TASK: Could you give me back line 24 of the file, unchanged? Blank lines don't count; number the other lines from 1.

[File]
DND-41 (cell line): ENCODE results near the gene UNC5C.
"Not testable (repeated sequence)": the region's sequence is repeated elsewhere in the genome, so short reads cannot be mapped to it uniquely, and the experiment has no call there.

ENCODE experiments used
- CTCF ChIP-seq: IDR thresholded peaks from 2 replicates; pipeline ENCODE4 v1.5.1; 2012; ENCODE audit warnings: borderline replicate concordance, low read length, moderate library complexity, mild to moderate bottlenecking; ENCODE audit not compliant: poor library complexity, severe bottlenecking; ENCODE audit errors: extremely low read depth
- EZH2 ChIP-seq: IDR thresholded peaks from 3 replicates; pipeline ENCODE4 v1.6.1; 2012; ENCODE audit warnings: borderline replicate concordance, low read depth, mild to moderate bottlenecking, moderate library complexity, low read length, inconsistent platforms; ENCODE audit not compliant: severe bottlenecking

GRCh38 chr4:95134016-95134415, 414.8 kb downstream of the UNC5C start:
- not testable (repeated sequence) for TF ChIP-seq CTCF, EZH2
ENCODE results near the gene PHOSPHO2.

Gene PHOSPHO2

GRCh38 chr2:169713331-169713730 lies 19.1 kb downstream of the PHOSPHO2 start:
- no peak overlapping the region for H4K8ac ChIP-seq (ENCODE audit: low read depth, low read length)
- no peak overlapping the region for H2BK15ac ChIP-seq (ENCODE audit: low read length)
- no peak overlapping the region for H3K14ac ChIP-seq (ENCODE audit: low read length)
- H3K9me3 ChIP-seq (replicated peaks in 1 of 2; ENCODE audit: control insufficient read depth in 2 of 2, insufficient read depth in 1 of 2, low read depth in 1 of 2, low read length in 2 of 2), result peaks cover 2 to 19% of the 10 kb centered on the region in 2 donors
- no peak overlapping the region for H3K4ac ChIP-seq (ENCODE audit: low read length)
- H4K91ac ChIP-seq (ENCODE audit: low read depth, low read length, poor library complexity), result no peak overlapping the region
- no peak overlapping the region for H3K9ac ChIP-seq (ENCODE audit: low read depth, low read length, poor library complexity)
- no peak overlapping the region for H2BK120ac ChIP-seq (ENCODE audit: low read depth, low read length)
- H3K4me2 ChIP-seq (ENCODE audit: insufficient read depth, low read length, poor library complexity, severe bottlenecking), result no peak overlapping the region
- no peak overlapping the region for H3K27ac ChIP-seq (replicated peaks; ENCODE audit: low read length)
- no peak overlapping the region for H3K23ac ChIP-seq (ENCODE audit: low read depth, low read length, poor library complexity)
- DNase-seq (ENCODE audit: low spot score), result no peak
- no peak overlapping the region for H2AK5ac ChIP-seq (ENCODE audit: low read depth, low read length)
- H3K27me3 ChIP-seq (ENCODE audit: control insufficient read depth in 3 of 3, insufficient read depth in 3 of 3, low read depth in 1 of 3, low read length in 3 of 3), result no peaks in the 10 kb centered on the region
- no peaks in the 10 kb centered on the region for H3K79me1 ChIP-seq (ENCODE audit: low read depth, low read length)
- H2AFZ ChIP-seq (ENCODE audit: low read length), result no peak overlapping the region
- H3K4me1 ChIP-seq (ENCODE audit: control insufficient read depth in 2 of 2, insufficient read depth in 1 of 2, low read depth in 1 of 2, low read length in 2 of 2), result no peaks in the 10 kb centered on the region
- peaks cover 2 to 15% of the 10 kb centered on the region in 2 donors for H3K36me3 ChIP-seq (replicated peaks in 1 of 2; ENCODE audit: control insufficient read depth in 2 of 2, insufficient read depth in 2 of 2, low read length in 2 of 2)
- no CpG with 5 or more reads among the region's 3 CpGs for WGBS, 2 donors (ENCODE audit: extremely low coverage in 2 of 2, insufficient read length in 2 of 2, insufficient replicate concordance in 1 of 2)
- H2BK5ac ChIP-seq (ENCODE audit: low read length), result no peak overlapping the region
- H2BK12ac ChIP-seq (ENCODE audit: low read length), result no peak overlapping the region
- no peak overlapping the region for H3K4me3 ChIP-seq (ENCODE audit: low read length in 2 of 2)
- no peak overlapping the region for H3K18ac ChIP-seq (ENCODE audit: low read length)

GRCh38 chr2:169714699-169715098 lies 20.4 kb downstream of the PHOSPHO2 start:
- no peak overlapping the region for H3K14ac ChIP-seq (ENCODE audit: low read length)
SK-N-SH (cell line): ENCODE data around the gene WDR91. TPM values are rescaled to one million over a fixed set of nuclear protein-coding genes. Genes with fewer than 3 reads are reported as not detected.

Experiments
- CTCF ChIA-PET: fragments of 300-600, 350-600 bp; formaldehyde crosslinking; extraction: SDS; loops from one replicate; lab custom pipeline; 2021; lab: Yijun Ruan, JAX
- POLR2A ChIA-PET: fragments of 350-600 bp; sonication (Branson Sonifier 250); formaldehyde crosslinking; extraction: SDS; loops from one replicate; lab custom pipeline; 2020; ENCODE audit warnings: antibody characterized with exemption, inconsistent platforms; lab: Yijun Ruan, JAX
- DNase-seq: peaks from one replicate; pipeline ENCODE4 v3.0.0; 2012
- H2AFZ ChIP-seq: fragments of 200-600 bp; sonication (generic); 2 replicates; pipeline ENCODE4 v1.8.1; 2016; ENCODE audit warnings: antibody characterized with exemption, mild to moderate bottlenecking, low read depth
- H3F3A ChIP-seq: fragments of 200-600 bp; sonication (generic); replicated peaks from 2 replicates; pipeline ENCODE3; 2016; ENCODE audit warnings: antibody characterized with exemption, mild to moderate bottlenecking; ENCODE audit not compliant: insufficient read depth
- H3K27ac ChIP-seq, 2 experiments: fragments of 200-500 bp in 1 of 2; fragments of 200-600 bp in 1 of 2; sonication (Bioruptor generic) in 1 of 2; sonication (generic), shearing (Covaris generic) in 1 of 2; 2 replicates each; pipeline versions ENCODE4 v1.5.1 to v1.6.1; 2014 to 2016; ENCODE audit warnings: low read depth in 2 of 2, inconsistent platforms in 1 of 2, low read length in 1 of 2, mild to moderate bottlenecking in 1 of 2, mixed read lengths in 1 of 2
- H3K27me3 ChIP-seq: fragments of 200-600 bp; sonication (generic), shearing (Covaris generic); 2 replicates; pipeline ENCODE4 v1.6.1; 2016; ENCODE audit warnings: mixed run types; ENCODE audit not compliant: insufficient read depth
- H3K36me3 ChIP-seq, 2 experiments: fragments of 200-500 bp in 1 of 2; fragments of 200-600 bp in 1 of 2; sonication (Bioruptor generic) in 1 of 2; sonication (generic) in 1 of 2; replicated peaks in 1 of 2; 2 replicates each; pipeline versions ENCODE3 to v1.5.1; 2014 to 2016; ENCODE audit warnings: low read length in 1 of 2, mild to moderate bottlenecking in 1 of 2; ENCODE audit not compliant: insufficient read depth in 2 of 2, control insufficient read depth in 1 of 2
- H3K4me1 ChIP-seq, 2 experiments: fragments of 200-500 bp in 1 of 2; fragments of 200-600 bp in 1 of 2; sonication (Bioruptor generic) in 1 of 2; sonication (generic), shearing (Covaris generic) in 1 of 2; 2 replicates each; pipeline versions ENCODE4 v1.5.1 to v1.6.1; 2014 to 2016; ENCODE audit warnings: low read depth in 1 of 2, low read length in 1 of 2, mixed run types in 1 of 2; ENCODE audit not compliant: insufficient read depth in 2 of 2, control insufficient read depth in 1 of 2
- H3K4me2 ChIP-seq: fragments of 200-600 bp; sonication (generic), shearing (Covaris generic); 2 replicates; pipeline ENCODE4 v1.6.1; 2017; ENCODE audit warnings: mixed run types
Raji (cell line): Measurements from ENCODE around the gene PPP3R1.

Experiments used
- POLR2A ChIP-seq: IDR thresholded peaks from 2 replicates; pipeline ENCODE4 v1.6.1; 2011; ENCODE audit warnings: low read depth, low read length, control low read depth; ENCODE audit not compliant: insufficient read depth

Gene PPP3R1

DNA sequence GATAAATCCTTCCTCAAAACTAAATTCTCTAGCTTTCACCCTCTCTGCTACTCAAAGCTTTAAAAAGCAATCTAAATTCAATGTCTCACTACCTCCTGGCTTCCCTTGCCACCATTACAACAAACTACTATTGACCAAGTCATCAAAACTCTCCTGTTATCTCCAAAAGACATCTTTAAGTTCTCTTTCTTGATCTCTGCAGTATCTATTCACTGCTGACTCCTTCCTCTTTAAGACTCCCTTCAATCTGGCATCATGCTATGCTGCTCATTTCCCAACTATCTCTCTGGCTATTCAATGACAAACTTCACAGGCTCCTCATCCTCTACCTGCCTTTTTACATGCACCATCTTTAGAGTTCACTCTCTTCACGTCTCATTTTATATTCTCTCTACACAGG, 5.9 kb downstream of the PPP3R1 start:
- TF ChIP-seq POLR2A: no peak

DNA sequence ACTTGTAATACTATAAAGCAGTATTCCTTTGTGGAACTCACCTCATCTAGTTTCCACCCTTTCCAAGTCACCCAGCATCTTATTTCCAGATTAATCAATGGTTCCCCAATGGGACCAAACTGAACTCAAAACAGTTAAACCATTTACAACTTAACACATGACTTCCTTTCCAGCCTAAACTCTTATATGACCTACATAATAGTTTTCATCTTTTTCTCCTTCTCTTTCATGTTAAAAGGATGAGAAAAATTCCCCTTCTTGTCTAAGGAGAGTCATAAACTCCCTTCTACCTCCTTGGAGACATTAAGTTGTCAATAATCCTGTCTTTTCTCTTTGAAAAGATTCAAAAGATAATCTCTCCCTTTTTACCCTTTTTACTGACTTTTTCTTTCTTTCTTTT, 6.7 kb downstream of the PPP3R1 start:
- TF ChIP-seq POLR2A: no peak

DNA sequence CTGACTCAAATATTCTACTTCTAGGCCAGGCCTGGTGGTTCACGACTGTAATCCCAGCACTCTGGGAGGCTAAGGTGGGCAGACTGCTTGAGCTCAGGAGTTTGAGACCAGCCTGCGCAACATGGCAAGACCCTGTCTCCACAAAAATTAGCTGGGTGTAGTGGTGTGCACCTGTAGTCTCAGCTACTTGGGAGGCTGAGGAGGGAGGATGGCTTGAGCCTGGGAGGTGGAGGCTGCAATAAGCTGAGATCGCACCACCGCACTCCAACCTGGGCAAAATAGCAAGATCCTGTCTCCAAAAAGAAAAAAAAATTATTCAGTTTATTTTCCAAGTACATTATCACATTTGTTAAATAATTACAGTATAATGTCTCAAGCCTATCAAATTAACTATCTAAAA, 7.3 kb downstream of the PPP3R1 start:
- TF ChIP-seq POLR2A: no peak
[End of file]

- H3K27me3 ChIP-seq (ENCODE audit: control insufficient read depth in 3 of 3, insufficient read depth in 3 of 3, low read depth in 1 of 3, low read length in 3 of 3), result no peaks in the 10 kb centered on the region